Wagner, R. J., Neukum, G., Roatsch, T., Denk, T., Wolf, U., and Porco, C. (2008). "Resurfacing by erosion, degradation and tectonism on Saturn's satellites Dione and Rhea and a comparison with the Jovian satellites Callisto and Ganymede." Geophysical Research Abstracts Vol. 10, 10679.


Abstract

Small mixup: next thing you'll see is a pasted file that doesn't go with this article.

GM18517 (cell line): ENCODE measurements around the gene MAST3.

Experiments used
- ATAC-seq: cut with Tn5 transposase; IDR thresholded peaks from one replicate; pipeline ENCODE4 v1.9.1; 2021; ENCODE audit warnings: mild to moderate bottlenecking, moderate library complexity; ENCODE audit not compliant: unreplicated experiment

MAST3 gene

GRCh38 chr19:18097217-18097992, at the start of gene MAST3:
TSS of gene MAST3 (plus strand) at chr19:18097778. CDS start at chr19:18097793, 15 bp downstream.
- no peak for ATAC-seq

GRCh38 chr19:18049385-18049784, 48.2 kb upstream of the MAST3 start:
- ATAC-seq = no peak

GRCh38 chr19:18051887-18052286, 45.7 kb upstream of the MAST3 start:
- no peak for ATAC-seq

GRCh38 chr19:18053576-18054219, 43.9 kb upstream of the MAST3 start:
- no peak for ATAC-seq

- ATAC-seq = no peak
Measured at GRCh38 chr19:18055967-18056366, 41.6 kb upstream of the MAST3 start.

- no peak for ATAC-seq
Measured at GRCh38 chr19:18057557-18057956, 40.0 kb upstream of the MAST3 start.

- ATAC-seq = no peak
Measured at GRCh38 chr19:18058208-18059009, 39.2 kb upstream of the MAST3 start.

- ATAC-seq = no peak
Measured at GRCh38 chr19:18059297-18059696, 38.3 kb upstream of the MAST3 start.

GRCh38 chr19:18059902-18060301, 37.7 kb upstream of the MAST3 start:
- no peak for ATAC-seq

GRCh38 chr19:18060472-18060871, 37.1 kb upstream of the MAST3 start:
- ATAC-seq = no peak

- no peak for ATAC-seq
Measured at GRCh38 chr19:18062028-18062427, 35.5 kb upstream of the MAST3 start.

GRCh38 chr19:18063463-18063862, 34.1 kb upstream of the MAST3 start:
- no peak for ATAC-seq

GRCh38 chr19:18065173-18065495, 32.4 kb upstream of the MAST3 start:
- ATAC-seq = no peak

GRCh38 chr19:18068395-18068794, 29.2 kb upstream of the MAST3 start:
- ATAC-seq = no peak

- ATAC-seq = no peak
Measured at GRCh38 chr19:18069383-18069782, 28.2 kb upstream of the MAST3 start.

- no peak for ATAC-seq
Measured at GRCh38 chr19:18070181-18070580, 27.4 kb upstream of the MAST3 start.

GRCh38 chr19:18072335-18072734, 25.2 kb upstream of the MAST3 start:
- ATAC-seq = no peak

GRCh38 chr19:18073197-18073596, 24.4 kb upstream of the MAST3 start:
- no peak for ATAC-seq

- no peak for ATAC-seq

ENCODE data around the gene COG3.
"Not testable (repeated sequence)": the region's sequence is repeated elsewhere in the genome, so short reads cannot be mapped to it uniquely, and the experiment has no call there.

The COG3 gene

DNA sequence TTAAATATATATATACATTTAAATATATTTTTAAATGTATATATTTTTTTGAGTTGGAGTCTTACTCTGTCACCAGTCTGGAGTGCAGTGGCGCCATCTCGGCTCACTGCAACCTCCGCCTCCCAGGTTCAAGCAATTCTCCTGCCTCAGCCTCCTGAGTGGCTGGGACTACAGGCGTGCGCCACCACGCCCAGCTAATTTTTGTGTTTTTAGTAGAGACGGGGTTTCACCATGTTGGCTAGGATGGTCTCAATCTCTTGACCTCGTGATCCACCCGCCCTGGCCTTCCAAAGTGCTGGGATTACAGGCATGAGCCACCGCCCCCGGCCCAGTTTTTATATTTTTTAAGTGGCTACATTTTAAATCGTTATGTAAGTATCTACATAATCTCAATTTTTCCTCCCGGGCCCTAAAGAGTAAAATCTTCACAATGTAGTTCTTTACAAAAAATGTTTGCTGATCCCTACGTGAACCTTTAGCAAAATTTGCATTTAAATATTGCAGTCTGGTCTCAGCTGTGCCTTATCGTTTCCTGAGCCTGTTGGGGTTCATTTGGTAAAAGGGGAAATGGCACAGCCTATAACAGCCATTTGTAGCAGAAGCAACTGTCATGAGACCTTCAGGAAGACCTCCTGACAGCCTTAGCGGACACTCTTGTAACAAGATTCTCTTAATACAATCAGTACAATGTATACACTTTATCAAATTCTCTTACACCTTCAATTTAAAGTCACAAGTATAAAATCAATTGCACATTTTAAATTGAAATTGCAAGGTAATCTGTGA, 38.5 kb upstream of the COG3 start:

Introduction: The icy satellites Dione (1124 km diameter) and Rhea (1538 km) are neighbours in orbit about Saturn and show similar geologic features, including cratered plains and basin materials, young bright ray craters, and tectonic features which are much more prevalent on Dione. The ISS NAC and WAC cameras aboard the Cassini spacecraft have returned regional and high-resolution images from their surfaces in close flybys in Oct. 2005 and Aug. 2007, and in various non-targeted flybys at a greater distance [1]. The two largest Galilean satellites of Jupiter, Callisto and Ganymede (4816 and 5268 km in diameter), were imaged by the Galileo SSI camera between June 1996 and August 2001 [2][3]. The surfaces of these two satellites are characterized by dark, densely cratered plains material, ring basins, and large, bright ray craters [4][5]. Furthermore, two thirds of Ganymede's surface are dominated by bright, tectonically resurfaced regions known as grooved terrain [4]. Procedure: The resurfacing history of these satellites is derived by (1) photogeologic mapping, based on albedo and morphology, and (2) by crater size-frequency distributions. Resurfacing processes are revealed by crater obliteration below a critical crater diameter, resulting in a flatter slope of the (cumulative) crater distribution, and recratering with a steep slope, but at lower crater frequency at smaller crater sizes. (3) Absolute ages are assigned by impact cratering chronology models: (a) Model I, based on a lunar-like cratering rate, preferentially by asteroids [6], and (b) Model II with a constant crater ing rate, primarily by comets [7]. Results: Each of these four satellites shows unique characteristics in terms of degradation and tectonism. On Dione, cratered plains are old, possibly 4 - 4.2 Gyr [6][7]. Arcuate zones of scarps and troughs were formed by extensional tectonism. Fractures developed in densely cratered plains, about 3.7 Gyr ago [6] or about 1 Gyr ago [7]. At high resolution, Dione's surface seems densely cratered and less affected by erosional processes. On Rhea, tectonically resurfaced areas have not been imaged at high resolution so far. The cratered plains show a high crater frequency, in some areas close to an equilibrium distribution. Cratering model ages of these cratered plains units are on the order of 4.1 - 4.3 Gyr [6][7]. Locally, landslides inside crater walls with a lower superimposed crater frequency can be detected. The old (about 4 - 4.3 Gyr [6][7][8, and refs. therein]) surface of the Galilean satellite Callisto poses a strong contrast to the surfaces of these two Saturnian satellites, indicating radically different surface processes. The bright, icy surface material on Callisto has started to degrade along zones of weakness by sublimation degradation, triggered by the presence of highly volatile CO2 in the crustal material [5, and refs. therein], eventually forming a dark, globally abundant lag [8]. Crater distributions show a characteristic shallower slope below 1 - 2 km diameter and a steep distribution below 300 - 400 m, implying that after the lag was formed, erosion has either stopped or has been going on at a very slow rate [8]. Such a feature is not seen in crater distributions from Ganymede's old dark materials [9]. These distributions are steep and close to equilibrium at small crater sizes, inferring much less effective erosional processes on this satellite. The tectonic event which created the bright grooved materials has almost completely erased the pre-existing craters. In a number of cases, heavily degraded crater remnants in the bright materials are still detectable [4]. The crater distributions measured in these resurfaced areas are steep but can also be close to equilibrium [9]. Bright craters with extended ray systems, especially on Ganymede and Callisto, represent geologic units which so far have not, or have only little, been affected by erosional processes. Because of the uncertainties of the cratering chronologies, their ages - and hence erosional rates - cannot be constrained very well. The model ages are on the order of several 100 Myr [6] or much less than 10 Myr [7], in case of Model I [6] comparable to ray crater ages on the Moon.

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